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Shortages of components likely to be far worse than expected, warn experts
Experts say most US companies are unaware that they are exposed to Chinese factories idled by the coronavirus outbreak.
Resilinc, a California-based group that tracks more than 3m components to provide supply chain mapping services, has found that about 1,800 manufactured parts originate in the quarantined areas of China centred around Hubei province.
Bindiya Vakil, Resilinc’s chief executive, warned that many companies could be in for a rude awakening in the coming months as shortages emerge for capacitors and resistors, inexpensive but critical components used in the printed circuit boards necessary for a vast array of high-tech consumer electronics.
“The scariest thing we see is the highest numbers of parts [made in and around Hubei] are caps and resistors — tiny things nobody cares about — plus thermal components, plastics and resins, and sheet metals,” she said.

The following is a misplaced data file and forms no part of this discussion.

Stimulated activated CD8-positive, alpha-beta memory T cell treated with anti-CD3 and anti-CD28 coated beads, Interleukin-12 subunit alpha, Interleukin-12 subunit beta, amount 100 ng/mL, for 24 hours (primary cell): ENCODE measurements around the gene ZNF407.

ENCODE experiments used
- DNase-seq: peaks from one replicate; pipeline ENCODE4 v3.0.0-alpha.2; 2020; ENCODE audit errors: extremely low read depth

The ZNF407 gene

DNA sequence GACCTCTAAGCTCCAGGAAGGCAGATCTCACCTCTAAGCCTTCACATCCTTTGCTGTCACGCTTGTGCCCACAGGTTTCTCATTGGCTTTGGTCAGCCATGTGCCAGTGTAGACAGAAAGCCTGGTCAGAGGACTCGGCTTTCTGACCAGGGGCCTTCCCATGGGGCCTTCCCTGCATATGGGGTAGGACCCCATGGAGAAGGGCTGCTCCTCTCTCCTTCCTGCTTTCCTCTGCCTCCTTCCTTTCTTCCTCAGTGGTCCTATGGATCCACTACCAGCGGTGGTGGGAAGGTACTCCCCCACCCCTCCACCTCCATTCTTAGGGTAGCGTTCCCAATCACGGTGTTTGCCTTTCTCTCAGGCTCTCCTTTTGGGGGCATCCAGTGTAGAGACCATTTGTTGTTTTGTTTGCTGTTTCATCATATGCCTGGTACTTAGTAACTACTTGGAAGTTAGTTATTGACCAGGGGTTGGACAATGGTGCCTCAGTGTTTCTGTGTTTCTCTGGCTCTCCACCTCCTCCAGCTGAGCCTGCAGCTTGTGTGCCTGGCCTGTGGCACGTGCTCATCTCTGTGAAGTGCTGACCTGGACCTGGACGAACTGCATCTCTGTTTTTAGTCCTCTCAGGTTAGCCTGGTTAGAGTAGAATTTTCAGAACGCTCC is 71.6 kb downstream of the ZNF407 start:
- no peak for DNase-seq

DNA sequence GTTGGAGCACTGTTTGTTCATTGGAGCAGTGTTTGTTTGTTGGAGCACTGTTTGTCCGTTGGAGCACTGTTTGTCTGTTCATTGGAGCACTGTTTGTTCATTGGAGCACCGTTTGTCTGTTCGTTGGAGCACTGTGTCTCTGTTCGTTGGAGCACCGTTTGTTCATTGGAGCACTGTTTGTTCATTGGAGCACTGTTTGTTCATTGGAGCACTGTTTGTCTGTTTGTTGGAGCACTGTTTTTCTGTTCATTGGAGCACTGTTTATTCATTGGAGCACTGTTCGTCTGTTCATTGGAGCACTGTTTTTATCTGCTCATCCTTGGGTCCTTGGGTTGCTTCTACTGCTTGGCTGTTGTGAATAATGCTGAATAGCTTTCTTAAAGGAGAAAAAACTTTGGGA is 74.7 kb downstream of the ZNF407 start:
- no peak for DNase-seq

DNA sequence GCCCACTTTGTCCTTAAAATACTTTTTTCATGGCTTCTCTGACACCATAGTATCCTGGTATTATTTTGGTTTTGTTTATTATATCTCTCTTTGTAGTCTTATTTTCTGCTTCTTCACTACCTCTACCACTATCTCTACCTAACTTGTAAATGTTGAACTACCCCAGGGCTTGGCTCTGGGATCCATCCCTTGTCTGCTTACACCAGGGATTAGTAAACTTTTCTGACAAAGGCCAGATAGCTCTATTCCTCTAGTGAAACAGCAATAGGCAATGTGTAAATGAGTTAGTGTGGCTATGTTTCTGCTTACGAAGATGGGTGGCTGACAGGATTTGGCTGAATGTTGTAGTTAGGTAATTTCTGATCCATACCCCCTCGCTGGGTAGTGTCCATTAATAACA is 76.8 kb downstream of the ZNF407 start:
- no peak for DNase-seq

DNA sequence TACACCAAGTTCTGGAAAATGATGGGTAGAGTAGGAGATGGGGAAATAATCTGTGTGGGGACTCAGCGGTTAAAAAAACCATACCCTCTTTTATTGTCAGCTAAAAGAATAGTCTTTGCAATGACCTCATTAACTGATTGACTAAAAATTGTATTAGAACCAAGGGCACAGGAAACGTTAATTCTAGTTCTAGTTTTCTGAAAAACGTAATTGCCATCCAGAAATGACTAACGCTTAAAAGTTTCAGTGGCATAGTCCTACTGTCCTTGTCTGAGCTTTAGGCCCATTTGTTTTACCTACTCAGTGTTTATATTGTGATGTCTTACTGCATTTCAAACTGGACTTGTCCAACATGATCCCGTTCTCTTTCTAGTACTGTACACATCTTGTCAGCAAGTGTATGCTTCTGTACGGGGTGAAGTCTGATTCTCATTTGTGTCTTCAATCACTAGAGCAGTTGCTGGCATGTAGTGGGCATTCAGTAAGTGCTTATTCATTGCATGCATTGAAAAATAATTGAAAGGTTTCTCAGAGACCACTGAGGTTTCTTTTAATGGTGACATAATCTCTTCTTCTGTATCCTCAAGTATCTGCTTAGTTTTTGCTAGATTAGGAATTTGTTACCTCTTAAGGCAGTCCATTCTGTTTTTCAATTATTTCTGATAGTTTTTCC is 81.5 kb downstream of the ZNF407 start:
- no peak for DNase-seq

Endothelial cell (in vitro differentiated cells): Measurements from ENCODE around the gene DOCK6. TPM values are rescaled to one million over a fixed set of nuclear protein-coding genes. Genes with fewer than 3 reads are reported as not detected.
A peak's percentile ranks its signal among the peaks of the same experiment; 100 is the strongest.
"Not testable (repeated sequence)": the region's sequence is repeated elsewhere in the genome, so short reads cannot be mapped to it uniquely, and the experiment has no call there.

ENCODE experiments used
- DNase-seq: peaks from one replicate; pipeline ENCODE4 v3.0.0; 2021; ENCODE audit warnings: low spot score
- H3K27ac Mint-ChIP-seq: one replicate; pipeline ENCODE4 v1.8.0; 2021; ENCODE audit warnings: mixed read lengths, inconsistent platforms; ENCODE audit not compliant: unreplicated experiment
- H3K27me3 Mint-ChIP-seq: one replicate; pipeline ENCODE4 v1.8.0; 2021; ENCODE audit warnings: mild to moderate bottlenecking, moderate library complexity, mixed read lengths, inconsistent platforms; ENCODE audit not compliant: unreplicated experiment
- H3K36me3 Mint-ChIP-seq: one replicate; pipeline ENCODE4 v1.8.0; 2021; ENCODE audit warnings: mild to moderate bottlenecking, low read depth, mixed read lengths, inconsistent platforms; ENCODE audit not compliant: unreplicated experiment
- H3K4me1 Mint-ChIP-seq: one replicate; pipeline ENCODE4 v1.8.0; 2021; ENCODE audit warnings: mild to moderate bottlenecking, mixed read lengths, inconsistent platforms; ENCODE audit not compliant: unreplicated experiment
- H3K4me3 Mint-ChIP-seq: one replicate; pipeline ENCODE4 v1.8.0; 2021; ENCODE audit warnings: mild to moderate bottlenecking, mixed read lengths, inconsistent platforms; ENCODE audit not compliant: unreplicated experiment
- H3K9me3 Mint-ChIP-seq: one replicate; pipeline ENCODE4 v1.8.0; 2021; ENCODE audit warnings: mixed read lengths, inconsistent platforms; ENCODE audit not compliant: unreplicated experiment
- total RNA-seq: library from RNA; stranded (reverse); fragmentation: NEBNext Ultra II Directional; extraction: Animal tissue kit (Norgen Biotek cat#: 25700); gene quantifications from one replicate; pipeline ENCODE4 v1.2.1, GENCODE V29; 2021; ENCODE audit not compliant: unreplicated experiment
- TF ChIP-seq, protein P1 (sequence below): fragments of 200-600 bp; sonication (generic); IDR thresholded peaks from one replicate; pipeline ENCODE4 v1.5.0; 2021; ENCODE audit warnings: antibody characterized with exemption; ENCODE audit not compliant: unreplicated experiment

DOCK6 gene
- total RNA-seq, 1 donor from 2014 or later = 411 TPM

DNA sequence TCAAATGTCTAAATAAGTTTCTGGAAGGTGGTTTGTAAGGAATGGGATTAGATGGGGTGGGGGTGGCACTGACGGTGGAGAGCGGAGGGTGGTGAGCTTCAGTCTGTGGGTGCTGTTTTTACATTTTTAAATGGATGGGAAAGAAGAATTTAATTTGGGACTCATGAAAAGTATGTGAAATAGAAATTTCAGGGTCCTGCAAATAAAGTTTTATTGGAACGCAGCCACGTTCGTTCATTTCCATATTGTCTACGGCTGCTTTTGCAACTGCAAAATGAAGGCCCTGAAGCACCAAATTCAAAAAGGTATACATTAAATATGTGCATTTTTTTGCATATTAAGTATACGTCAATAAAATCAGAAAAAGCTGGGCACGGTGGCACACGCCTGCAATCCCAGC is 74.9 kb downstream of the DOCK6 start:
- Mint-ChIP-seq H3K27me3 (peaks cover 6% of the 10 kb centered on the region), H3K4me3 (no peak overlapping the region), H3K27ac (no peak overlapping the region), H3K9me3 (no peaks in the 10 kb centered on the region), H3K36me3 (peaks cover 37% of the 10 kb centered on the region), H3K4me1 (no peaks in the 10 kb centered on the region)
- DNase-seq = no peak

Ms Vakil recommended that companies prepare for six months of supply chain disruptions. In past crises, she said, overlooked areas such as consumer packaging have played out sized roles in causing shortages.
“After Hurricane Maria, hospitals really struggled with plastic bags,” she said. “It wasn’t the blood that was disrupted; it was the bags. That’s what always happens. Brands have a strong visibility on the expensive things — they talk to their suppliers weekly — but on these low-spend things, they don’t bother.”
Read the complete article from Patrick McGee in San Francisco and Andrew Edgecliffe-Johnson in New York at Financial Times>>